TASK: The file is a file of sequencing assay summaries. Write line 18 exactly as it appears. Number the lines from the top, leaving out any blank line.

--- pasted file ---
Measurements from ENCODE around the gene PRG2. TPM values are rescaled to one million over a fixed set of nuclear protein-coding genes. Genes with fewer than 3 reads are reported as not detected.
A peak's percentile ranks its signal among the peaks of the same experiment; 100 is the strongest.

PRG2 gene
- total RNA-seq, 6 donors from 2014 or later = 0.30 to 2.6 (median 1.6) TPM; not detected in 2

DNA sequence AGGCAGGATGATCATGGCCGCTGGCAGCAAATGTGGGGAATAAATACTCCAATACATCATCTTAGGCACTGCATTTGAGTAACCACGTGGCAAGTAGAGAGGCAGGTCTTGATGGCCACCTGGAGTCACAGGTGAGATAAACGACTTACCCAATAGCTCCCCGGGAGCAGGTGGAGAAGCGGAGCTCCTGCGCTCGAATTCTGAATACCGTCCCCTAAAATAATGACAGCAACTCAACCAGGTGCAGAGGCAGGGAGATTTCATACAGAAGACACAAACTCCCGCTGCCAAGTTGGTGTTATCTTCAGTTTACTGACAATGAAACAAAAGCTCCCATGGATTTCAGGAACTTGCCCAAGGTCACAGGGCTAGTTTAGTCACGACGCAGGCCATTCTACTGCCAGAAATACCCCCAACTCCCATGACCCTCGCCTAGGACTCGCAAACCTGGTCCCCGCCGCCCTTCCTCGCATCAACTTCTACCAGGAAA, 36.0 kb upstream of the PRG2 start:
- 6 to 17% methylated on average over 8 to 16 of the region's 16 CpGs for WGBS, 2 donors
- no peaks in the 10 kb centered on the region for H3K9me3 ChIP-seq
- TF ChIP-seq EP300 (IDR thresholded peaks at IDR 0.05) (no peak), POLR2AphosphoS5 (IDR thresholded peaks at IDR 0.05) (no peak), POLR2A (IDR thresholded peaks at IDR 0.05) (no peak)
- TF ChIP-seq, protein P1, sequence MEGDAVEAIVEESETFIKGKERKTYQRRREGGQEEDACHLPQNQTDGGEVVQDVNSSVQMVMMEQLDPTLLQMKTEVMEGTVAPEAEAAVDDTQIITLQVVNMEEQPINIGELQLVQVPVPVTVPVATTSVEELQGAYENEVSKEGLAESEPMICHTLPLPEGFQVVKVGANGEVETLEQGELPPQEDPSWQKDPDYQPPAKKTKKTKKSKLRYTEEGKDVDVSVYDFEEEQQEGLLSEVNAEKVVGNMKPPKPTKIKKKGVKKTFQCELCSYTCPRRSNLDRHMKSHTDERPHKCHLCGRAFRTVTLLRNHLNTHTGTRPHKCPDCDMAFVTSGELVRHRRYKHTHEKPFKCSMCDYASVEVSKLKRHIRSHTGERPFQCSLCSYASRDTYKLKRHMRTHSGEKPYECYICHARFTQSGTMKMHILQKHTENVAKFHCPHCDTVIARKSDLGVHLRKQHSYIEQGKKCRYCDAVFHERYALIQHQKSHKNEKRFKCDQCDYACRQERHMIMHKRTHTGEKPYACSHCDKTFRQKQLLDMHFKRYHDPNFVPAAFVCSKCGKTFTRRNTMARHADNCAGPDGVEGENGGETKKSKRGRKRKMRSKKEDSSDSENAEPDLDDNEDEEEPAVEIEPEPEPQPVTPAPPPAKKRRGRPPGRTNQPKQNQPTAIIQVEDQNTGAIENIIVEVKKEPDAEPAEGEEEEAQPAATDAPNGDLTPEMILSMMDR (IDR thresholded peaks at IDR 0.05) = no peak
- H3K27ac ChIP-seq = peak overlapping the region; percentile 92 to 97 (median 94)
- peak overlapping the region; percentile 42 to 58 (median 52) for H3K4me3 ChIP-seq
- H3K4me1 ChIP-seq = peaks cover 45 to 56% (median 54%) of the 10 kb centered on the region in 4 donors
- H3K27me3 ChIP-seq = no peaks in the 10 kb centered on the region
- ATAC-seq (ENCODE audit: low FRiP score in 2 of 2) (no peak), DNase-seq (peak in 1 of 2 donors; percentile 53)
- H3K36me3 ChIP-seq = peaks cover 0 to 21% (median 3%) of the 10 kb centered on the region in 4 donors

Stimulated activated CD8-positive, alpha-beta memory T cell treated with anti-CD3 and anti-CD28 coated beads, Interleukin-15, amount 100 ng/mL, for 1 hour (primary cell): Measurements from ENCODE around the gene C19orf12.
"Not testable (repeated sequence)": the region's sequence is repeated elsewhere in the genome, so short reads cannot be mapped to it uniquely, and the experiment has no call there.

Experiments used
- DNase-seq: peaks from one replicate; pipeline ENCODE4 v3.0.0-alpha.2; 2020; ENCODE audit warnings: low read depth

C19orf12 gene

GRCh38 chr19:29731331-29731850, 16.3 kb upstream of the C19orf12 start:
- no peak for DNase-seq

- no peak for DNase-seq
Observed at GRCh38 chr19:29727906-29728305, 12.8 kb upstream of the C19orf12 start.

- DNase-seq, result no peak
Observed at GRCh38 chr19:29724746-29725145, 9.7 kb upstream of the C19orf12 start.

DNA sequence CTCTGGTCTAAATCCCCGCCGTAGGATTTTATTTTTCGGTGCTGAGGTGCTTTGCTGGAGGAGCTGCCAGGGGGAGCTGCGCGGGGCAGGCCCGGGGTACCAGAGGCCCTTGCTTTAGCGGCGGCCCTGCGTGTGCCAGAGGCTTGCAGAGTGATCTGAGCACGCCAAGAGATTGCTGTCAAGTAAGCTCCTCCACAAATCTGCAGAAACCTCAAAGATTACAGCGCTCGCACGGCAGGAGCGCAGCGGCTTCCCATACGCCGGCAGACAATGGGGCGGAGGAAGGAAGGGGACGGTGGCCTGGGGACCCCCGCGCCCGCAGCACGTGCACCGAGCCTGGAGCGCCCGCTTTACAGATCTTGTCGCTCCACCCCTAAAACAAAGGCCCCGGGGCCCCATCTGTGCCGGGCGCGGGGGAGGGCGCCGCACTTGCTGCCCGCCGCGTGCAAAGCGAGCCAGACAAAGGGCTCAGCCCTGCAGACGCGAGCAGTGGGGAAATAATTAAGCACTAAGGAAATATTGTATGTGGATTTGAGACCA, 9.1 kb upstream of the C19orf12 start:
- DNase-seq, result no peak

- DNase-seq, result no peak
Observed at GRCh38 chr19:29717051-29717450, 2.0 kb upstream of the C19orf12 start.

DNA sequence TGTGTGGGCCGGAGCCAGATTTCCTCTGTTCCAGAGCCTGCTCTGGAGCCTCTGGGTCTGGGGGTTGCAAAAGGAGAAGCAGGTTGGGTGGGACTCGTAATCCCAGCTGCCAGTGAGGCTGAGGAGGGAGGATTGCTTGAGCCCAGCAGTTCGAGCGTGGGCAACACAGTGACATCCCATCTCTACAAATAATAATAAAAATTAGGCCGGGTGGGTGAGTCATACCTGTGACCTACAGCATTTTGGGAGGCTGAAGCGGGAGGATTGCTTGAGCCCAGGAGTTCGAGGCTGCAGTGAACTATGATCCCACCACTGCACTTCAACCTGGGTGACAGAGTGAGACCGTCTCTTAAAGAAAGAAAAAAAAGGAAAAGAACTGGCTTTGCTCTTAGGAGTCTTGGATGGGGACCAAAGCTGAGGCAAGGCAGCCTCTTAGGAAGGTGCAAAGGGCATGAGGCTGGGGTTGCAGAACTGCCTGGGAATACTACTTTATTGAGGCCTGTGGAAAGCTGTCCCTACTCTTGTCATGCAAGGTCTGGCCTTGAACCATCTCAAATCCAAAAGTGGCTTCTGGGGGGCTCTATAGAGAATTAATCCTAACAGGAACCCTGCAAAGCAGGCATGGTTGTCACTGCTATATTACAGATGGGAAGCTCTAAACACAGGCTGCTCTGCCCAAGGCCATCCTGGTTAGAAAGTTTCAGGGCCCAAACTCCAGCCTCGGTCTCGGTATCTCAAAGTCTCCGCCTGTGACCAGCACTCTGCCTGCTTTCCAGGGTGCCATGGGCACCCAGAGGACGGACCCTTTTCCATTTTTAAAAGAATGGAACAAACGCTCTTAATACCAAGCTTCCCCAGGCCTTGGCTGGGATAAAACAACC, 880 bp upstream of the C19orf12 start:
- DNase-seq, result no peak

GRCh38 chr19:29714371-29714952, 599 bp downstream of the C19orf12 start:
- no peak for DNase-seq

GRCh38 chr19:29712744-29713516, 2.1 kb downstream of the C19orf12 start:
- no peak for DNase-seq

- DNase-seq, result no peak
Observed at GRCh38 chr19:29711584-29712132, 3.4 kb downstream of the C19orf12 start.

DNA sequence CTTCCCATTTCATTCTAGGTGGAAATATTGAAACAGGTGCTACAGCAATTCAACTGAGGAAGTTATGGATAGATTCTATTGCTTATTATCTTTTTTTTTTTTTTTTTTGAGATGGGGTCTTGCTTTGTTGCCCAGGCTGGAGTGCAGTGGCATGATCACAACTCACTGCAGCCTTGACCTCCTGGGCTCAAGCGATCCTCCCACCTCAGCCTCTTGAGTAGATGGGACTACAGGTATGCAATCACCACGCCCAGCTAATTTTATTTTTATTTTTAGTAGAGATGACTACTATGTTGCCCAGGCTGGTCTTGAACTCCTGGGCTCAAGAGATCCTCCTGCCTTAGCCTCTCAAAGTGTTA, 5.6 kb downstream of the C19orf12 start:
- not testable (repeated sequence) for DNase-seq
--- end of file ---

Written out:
Experiments used